Research: Measuring Fatigue

Epub: Yu et al. A wireless body measurement system to study fatigue in multiple sclerosis. Physiol Meas. 2012;33(12):2033-2048. 

is reported as the most common symptom by patients with multiple
sclerosis (MS). The physiological and functional parameters related to
fatigue in MS patients are currently not well established. A new
wearable wireless body measurement system, named Fatigue Monitoring
System (FAMOS), was developed to study fatigue in MS. It can
continuously measure electrocardiogram, body-skin temperature,
electromyogram and motions of feet. The goal of this study is to test
the ability of distinguishing fatigued MS patients from healthy subjects
by the use of FAMOS. This paper presents the realization of the
measurement system including the design of both hardware and dedicated
signal processing algorithms. Twenty-six participants including 17 MS
patients with fatigue and 9 sex- and age-matched healthy controls were
included in the study for continuous 24 h monitoring. The preliminary
results show significant differences between fatigued MS patients and
healthy controls. In conclusion, the FAMOS enables continuous data
acquisition and estimation of multiple physiological and functional
parameters. It provides a new, flexible and objective approach to study
fatigue in MS, which can distinguish between fatigued MS patients and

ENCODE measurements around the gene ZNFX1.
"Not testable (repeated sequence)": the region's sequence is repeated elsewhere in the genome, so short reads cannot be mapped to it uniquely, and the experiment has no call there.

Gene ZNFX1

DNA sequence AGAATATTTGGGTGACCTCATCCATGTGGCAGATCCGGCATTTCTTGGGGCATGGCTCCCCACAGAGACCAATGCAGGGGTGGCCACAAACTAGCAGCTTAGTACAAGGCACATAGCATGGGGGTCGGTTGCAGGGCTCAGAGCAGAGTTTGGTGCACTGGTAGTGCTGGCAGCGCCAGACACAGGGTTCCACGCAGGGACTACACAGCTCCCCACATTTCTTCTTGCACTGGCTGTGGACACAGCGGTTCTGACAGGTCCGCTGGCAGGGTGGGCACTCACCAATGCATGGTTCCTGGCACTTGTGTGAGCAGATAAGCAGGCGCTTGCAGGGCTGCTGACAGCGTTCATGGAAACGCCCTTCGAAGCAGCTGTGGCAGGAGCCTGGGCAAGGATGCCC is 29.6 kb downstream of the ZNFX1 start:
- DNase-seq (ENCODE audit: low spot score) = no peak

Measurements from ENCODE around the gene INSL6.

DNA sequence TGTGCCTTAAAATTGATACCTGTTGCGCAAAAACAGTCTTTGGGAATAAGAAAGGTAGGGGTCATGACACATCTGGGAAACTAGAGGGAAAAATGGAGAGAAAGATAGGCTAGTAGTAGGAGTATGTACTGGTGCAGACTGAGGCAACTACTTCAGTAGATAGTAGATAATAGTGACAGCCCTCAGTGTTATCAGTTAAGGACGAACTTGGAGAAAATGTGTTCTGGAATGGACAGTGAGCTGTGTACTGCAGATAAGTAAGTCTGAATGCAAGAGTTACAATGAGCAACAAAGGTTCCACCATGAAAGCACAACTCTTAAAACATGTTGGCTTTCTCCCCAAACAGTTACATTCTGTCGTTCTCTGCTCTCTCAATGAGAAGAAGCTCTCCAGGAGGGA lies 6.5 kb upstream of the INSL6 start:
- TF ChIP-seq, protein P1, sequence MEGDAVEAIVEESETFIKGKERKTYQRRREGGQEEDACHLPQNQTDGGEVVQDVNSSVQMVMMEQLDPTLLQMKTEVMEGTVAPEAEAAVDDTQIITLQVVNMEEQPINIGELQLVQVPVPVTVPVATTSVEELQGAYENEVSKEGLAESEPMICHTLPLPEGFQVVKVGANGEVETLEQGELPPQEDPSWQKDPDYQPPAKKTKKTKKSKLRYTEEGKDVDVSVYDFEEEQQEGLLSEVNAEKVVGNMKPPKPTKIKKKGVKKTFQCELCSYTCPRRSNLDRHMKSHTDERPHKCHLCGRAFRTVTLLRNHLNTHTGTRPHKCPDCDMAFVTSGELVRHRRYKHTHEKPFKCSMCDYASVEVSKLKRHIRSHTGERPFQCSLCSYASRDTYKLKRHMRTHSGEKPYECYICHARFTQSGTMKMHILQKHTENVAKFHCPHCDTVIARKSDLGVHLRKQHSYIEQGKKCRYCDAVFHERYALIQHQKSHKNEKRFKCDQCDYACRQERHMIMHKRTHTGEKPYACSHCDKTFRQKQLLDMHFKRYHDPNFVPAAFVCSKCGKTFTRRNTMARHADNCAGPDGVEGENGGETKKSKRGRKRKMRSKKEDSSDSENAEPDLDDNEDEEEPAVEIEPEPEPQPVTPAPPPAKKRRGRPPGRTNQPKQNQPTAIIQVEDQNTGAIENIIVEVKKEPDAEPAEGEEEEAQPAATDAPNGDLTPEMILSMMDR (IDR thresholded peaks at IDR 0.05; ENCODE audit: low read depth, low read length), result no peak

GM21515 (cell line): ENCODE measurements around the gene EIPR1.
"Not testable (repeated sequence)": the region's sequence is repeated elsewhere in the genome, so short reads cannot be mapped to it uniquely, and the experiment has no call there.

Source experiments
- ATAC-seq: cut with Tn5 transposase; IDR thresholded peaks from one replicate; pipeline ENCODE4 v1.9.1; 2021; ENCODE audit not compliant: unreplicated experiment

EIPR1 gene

healthy controls. T
he usability and reliability of the FAMOS should
however be further improved and validated through larger clinical

Get the system improved so that it is an available tool to measure fatigue, which is very high on the list of problems with MS, but very under investigated. However, with tools to monitor are a step towards being able to treat. Part of the slowness in progress in MS is the lack of responsive outcomes

About the author



  • Chronic fatigue cut short my business career in my 30s, taking with it my financial security and potential. Twenty-some years later, I cannot recall what it feels like to function without fatigue's fog. Sadly, the fatigue feels "normal."

  • I have been diagnosed with Multiple Sclerosis. The diagnosis was made here in Berlin 5 and a half years ago.I was 34 years old at the time and had 2 children. I now have three children. I often feel very tired -indeed fatigued. I tend to think this is due to the intensive demands of motherhood, night interruptions etc and don't think I differ from other mothers in my age-group at all. One thing I have noticed and I believe this is due to MS – I cannot jog more than 3km any more (I used to run half marathons and until about a year ago, enjoyed up to 7km runs.) I also do notice and have noticed for many years, cognitive impairment and real difficulty to concentrate myself on subjects, even those that really interest me.Short bursts of sport really help this temporarily.


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